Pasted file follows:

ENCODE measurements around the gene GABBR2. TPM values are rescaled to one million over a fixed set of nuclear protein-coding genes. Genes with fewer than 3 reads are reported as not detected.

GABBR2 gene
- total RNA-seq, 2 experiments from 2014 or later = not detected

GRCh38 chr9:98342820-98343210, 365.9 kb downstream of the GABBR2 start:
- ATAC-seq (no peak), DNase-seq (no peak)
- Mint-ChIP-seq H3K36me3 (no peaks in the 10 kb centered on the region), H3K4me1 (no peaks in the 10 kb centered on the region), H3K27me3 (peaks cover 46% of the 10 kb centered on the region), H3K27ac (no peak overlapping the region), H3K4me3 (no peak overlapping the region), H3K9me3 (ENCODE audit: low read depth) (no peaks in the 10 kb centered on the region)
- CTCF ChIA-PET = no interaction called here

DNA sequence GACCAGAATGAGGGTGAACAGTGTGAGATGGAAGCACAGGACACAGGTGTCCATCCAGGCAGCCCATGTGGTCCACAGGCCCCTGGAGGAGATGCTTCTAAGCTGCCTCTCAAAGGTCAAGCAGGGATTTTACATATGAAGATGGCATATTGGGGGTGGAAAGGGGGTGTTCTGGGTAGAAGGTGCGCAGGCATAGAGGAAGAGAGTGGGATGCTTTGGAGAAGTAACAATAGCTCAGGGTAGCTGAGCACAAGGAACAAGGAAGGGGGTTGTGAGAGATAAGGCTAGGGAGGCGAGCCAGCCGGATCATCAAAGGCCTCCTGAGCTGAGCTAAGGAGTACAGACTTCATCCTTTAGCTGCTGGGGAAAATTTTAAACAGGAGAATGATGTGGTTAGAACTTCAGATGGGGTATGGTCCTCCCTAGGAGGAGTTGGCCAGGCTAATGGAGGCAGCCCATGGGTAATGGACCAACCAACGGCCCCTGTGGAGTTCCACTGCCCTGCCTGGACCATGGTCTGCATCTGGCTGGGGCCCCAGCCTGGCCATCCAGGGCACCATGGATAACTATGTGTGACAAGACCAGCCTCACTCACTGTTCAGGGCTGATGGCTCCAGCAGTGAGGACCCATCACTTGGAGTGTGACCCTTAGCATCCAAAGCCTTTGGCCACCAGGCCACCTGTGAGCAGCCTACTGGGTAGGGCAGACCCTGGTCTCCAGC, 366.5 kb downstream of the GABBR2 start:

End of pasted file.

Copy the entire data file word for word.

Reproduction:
ENCODE measurements around the gene GABBR2. TPM values are rescaled to one million over a fixed set of nuclear protein-coding genes. Genes with fewer than 3 reads are reported as not detected.

GABBR2 gene
- total RNA-seq, 2 experiments from 2014 or later = not detected

GRCh38 chr9:98342820-98343210, 365.9 kb downstream of the GABBR2 start:
- ATAC-seq (no peak), DNase-seq (no peak)
- Mint-ChIP-seq H3K36me3 (no peaks in the 10 kb centered on the region), H3K4me1 (no peaks in the 10 kb centered on the region), H3K27me3 (peaks cover 46% of the 10 kb centered on the region), H3K27ac (no peak overlapping the region), H3K4me3 (no peak overlapping the region), H3K9me3 (ENCODE audit: low read depth) (no peaks in the 10 kb centered on the region)
- CTCF ChIA-PET = no interaction called here

DNA sequence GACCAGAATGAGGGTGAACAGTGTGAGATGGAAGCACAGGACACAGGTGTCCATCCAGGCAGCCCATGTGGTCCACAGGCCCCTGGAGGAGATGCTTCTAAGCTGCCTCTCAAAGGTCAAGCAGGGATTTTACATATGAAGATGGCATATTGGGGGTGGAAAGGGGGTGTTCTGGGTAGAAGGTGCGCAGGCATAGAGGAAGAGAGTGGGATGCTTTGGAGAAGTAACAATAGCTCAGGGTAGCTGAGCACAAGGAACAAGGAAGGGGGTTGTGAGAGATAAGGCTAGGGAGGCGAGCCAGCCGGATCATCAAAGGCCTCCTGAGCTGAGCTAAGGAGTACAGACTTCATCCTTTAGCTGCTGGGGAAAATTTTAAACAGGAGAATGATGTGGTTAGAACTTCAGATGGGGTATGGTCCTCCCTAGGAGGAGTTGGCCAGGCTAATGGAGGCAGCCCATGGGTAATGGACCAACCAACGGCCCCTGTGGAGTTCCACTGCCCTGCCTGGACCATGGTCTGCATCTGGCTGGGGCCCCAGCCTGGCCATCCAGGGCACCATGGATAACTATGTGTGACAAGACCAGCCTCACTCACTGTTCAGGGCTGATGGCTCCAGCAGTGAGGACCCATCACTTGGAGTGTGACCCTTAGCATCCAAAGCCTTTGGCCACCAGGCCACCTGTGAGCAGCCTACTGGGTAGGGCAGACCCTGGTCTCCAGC, 366.5 kb downstream of the GABBR2 start: